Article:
One of the technological trends I’m observing these days is a trend towards granularity. Speaking about marketing, the word granularity sounds nice. I don’t know if I have a right to vote about how it sounds with my “broken English”. At the same time, Al Dean of Develop3D opinion about word granularity is interesting. Navigate to the following link and read the article Al wrote two years ago – Why granularity is going to rock your future. Here is the passage I especially like about how word granularity sounds:
Granularity. There’s a word I love. It just sounds nice and rolls off the tongue nicely, even with my dodgy mid-british accent – unlike ‘caramel machiato’ which sounds horrendous and causes American baristas to look at me in the same manner people look at dogs when they’re trying to tell them something – a look that says “Ummm… What?”.
However, let me get back from poetry to technology. Chad Jackson talks about Suites vs. Best-of-breed approaches in engineering software. Chad took on this topic earlier this year in his blog – Point Solutions, Integrated Solutions and the Granularity Value Proposition. In the context of point-solutions Chad introduced the concept of “PLM Granularity”. My favorite passage from this articles captures the essence of our discussion. It described the notion of “layers”, which resonates well with me:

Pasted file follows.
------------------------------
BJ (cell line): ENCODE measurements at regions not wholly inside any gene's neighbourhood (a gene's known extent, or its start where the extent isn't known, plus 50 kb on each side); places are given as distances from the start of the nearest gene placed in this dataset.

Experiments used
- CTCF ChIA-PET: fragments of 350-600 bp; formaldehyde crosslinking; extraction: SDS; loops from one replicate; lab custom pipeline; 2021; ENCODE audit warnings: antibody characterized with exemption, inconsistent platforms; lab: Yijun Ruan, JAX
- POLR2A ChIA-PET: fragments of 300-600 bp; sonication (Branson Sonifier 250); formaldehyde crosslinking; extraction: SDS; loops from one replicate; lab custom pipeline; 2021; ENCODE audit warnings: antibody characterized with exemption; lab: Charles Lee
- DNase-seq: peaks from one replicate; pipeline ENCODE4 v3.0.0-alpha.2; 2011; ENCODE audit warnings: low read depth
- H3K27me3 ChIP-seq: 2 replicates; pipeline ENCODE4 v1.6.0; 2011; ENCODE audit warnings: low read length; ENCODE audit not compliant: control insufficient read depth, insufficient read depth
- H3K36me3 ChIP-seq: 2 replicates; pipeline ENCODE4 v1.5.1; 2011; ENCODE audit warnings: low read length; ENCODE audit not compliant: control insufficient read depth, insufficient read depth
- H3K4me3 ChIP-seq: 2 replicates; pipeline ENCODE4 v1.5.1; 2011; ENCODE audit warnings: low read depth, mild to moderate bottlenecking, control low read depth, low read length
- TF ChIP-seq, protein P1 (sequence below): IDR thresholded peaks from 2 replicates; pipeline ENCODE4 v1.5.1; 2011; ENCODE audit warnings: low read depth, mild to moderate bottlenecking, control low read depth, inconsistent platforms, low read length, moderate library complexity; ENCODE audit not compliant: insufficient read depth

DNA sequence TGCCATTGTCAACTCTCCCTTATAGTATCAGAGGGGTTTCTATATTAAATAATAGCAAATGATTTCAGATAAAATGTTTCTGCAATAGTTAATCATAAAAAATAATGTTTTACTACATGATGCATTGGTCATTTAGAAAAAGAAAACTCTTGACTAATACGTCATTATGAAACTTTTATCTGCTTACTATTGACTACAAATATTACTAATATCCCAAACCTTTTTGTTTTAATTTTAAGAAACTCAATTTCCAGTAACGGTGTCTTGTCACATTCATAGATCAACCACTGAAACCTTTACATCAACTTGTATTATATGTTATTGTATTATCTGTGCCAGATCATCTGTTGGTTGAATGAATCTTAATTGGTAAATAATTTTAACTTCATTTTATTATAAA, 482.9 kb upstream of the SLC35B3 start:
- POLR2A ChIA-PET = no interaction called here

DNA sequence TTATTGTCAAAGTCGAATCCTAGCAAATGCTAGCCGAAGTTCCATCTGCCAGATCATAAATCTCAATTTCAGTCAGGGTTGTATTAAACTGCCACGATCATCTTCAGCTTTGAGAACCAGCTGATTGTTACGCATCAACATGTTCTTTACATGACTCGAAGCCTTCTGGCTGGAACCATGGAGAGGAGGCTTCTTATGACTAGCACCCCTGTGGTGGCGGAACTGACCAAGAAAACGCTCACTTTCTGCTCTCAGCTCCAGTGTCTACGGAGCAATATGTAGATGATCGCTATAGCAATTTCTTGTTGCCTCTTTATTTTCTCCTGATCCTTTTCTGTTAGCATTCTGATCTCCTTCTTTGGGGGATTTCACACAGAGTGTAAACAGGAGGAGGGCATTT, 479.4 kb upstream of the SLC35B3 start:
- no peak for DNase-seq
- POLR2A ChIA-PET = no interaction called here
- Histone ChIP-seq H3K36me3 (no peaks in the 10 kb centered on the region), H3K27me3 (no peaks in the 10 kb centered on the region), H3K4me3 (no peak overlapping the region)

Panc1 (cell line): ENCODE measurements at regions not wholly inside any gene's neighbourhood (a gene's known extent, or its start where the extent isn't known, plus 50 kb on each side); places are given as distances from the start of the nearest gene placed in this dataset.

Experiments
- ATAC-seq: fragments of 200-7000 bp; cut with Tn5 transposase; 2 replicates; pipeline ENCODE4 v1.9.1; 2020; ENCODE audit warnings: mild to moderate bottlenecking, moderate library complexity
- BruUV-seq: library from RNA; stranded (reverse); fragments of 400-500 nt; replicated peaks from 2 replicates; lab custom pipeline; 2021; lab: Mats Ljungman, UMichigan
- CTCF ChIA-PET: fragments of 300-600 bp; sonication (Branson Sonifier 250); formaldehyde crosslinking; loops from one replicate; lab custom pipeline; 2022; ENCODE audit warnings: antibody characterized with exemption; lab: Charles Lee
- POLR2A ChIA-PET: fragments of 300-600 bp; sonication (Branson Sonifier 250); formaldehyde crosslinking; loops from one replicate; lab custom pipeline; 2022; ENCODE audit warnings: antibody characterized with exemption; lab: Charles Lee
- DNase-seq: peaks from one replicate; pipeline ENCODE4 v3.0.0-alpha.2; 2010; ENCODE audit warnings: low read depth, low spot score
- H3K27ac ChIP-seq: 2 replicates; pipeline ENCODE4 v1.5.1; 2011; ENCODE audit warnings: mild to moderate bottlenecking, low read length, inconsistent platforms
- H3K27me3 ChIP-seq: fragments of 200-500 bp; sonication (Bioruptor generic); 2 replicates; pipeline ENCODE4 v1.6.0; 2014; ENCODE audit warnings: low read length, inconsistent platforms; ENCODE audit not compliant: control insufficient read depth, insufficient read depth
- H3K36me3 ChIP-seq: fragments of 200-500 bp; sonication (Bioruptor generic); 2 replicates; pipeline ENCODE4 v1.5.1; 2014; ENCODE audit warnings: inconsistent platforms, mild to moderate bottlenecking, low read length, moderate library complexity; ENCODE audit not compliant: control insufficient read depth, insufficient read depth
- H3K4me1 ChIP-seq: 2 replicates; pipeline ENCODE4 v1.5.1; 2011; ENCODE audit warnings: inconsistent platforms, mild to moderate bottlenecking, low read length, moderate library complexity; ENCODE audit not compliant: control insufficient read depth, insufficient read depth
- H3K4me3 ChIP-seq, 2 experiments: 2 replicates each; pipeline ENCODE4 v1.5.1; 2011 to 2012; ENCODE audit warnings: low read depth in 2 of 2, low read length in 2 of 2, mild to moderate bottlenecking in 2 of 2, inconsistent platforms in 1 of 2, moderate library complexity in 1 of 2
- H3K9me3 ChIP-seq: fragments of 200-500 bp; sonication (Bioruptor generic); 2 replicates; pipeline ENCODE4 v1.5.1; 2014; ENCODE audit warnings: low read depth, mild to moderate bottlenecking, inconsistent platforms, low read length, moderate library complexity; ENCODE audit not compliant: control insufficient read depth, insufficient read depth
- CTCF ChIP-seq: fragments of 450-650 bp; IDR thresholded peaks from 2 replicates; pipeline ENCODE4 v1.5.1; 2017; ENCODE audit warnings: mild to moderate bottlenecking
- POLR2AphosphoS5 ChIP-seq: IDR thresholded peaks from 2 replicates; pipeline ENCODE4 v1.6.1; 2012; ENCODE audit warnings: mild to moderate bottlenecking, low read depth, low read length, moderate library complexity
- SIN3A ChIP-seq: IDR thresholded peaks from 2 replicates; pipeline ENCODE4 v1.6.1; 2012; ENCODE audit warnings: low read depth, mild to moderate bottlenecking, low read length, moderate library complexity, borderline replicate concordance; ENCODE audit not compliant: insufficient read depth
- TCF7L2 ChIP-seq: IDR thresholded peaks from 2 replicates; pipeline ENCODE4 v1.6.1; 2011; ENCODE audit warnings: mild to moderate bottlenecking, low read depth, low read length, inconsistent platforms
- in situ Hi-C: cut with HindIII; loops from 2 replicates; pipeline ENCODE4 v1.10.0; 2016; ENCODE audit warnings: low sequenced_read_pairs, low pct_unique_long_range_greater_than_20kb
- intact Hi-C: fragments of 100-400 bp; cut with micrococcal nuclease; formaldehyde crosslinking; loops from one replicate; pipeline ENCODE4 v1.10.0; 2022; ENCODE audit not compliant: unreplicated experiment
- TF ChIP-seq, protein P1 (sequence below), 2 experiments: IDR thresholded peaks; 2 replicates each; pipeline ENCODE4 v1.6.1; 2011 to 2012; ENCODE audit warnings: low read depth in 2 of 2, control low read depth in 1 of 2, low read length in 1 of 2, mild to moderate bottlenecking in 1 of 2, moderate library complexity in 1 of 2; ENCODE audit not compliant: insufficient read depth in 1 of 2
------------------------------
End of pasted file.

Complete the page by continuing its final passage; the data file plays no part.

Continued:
The fundamental idea is that you layer on different solutions that each do something very specific and well. Basically, it is the point solution approach but from an ecosystem perspective. It would include something like leaving your workgroup PDM software in place. Layer on top of that a workflow. Then add some social computing solution for collaboration. Then you can add in a project management solution. You get the idea. Leave what you have in place. Add in other point solutions where needed. And integrate them as lightly as you can.
Yesterday, I was reading CNET article featuring Google’s spreadsheet lockdown feature. You can learn more from Google blog. In a nutshell, the idea is to provide granular access rights to different parts of a spreadsheet. The implementation technology behind relies on Named and Protected Ranges technique.
This feature resonate with some of my ideas about PLM granularity and implementations of single Bill of Materials. BOM can potentially contain multiple elements of data representing a variety of BOM data (eg. engineering, production, support, etc.). So far, most of Excel-like implementations techniques were problematic because of absence of granular approach. Google’s approach can be an interesting step towards simple and powerful solution.
What is my conclusion? The simplicity is hard. Many companies today are using Microsoft Excels or alternative spreadsheet solutions. However, Excels can get messy very fast. Absence of granular level of security beyond Excel file created a showstopper. The combination of cloud combined with the simplicity of Excel can be powerful. Just my thoughts…